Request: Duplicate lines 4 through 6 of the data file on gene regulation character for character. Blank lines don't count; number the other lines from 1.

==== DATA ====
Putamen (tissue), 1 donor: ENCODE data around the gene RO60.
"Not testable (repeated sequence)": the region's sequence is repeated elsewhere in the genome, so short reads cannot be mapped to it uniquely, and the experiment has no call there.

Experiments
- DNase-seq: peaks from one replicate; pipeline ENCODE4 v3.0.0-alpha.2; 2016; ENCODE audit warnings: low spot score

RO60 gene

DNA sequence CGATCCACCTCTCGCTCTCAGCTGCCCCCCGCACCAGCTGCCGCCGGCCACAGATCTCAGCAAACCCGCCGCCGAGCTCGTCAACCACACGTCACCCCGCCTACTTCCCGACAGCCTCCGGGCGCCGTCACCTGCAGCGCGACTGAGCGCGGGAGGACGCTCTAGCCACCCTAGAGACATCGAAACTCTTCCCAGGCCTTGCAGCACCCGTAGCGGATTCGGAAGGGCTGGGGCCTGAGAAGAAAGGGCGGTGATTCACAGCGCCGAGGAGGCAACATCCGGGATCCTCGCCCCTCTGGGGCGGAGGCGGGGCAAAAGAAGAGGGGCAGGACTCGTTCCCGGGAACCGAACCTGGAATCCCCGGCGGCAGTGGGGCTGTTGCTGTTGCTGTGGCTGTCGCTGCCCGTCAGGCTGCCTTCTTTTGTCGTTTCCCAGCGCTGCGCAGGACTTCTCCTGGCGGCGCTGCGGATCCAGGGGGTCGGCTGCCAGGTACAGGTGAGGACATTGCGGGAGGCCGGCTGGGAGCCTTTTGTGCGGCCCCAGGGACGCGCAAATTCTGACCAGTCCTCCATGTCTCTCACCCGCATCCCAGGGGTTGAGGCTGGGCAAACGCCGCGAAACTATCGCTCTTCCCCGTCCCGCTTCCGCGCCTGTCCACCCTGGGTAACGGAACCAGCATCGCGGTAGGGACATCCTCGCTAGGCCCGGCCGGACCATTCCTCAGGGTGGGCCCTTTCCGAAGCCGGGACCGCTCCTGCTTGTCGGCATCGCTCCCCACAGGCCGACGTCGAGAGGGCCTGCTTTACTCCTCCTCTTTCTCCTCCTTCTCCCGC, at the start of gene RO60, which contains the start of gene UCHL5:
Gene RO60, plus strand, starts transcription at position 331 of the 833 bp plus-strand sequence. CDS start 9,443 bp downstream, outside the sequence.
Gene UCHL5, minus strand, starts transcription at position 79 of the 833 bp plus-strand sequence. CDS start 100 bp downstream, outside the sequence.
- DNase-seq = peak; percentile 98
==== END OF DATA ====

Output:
- DNase-seq: peaks from one replicate; pipeline ENCODE4 v3.0.0-alpha.2; 2016; ENCODE audit warnings: low spot score

RO60 gene

DNA sequence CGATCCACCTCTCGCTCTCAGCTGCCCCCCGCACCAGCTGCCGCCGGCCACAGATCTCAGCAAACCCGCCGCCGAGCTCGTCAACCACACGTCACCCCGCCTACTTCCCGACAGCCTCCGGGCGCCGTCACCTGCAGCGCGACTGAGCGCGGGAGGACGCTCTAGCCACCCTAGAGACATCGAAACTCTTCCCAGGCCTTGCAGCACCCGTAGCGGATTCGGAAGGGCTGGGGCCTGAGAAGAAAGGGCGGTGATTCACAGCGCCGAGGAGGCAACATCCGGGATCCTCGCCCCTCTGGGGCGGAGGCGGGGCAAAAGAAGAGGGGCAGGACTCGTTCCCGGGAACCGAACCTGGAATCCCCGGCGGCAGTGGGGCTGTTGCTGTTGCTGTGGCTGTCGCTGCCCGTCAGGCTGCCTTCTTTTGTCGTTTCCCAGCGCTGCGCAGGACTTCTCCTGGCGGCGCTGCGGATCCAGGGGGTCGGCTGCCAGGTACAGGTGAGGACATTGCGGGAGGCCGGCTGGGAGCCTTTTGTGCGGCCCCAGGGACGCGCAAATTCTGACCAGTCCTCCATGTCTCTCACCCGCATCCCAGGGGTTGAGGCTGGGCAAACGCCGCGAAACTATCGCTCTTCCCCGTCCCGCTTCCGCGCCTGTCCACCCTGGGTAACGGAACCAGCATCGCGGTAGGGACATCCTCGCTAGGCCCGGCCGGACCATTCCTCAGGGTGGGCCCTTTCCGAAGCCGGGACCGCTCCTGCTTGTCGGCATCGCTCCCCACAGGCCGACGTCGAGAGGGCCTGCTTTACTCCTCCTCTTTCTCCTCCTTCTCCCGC, at the start of gene RO60, which contains the start of gene UCHL5: